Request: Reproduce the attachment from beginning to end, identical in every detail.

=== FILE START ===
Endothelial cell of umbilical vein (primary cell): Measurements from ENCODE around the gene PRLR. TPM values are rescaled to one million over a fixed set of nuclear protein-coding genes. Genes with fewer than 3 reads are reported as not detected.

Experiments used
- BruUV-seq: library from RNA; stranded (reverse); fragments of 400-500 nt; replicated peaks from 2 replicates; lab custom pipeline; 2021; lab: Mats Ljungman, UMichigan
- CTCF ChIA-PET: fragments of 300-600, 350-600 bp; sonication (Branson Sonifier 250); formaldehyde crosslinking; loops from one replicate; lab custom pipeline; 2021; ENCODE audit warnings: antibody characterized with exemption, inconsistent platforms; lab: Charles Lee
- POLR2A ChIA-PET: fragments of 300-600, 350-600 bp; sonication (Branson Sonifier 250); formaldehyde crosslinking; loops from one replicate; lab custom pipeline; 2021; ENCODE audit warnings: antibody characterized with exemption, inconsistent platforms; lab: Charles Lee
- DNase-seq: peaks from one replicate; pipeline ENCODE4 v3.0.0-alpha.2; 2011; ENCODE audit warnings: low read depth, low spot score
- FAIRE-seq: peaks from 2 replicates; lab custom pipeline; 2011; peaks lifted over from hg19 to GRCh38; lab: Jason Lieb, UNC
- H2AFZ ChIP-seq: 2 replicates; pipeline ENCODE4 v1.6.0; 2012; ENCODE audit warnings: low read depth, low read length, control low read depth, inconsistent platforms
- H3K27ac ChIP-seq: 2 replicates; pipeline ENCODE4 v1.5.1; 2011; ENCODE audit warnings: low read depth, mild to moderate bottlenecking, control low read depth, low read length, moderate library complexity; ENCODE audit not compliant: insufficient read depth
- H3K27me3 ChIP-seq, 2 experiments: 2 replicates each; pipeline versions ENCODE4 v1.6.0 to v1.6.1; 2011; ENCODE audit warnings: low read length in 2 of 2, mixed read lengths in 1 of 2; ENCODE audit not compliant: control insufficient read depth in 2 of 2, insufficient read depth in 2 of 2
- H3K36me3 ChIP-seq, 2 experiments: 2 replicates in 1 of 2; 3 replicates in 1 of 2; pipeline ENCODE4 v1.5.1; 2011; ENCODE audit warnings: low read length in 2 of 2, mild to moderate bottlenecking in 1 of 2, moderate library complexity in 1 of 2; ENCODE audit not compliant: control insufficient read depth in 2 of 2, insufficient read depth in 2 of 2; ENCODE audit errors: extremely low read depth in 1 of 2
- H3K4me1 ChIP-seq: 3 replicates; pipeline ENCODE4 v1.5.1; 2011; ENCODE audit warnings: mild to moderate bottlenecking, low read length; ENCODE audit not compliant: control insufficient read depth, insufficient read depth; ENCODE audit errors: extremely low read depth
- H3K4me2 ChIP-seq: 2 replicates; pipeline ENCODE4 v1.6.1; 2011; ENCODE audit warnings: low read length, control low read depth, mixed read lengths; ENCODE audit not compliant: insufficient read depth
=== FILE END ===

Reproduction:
Endothelial cell of umbilical vein (primary cell): Measurements from ENCODE around the gene PRLR. TPM values are rescaled to one million over a fixed set of nuclear protein-coding genes. Genes with fewer than 3 reads are reported as not detected.

Experiments used
- BruUV-seq: library from RNA; stranded (reverse); fragments of 400-500 nt; replicated peaks from 2 replicates; lab custom pipeline; 2021; lab: Mats Ljungman, UMichigan
- CTCF ChIA-PET: fragments of 300-600, 350-600 bp; sonication (Branson Sonifier 250); formaldehyde crosslinking; loops from one replicate; lab custom pipeline; 2021; ENCODE audit warnings: antibody characterized with exemption, inconsistent platforms; lab: Charles Lee
- POLR2A ChIA-PET: fragments of 300-600, 350-600 bp; sonication (Branson Sonifier 250); formaldehyde crosslinking; loops from one replicate; lab custom pipeline; 2021; ENCODE audit warnings: antibody characterized with exemption, inconsistent platforms; lab: Charles Lee
- DNase-seq: peaks from one replicate; pipeline ENCODE4 v3.0.0-alpha.2; 2011; ENCODE audit warnings: low read depth, low spot score
- FAIRE-seq: peaks from 2 replicates; lab custom pipeline; 2011; peaks lifted over from hg19 to GRCh38; lab: Jason Lieb, UNC
- H2AFZ ChIP-seq: 2 replicates; pipeline ENCODE4 v1.6.0; 2012; ENCODE audit warnings: low read depth, low read length, control low read depth, inconsistent platforms
- H3K27ac ChIP-seq: 2 replicates; pipeline ENCODE4 v1.5.1; 2011; ENCODE audit warnings: low read depth, mild to moderate bottlenecking, control low read depth, low read length, moderate library complexity; ENCODE audit not compliant: insufficient read depth
- H3K27me3 ChIP-seq, 2 experiments: 2 replicates each; pipeline versions ENCODE4 v1.6.0 to v1.6.1; 2011; ENCODE audit warnings: low read length in 2 of 2, mixed read lengths in 1 of 2; ENCODE audit not compliant: control insufficient read depth in 2 of 2, insufficient read depth in 2 of 2
- H3K36me3 ChIP-seq, 2 experiments: 2 replicates in 1 of 2; 3 replicates in 1 of 2; pipeline ENCODE4 v1.5.1; 2011; ENCODE audit warnings: low read length in 2 of 2, mild to moderate bottlenecking in 1 of 2, moderate library complexity in 1 of 2; ENCODE audit not compliant: control insufficient read depth in 2 of 2, insufficient read depth in 2 of 2; ENCODE audit errors: extremely low read depth in 1 of 2
- H3K4me1 ChIP-seq: 3 replicates; pipeline ENCODE4 v1.5.1; 2011; ENCODE audit warnings: mild to moderate bottlenecking, low read length; ENCODE audit not compliant: control insufficient read depth, insufficient read depth; ENCODE audit errors: extremely low read depth
- H3K4me2 ChIP-seq: 2 replicates; pipeline ENCODE4 v1.6.1; 2011; ENCODE audit warnings: low read length, control low read depth, mixed read lengths; ENCODE audit not compliant: insufficient read depth